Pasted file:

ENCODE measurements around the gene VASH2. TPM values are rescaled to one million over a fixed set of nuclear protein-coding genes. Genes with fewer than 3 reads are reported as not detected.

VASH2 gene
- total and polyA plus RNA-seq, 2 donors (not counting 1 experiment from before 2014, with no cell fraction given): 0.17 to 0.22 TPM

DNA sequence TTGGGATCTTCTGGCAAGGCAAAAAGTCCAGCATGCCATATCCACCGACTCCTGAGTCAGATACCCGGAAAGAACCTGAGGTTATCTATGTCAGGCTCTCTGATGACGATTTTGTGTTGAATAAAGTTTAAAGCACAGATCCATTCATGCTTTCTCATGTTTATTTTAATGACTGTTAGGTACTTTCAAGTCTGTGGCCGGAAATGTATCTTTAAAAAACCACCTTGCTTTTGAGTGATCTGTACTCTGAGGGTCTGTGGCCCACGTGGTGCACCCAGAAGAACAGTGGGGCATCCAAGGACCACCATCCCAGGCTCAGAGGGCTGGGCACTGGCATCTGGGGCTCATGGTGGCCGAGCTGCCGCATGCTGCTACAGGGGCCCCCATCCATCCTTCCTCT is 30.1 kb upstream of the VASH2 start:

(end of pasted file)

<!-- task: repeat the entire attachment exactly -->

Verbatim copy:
ENCODE measurements around the gene VASH2. TPM values are rescaled to one million over a fixed set of nuclear protein-coding genes. Genes with fewer than 3 reads are reported as not detected.

VASH2 gene
- total and polyA plus RNA-seq, 2 donors (not counting 1 experiment from before 2014, with no cell fraction given): 0.17 to 0.22 TPM

DNA sequence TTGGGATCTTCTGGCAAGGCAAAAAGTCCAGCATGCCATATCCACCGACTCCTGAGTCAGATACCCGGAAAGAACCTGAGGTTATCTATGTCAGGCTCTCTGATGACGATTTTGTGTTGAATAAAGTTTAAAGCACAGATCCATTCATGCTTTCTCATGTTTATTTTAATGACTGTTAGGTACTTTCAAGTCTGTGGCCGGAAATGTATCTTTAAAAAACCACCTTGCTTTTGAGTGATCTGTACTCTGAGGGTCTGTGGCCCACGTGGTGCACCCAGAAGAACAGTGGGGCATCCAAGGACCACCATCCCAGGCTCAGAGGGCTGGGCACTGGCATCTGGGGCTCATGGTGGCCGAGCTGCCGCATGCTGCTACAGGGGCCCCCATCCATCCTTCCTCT is 30.1 kb upstream of the VASH2 start: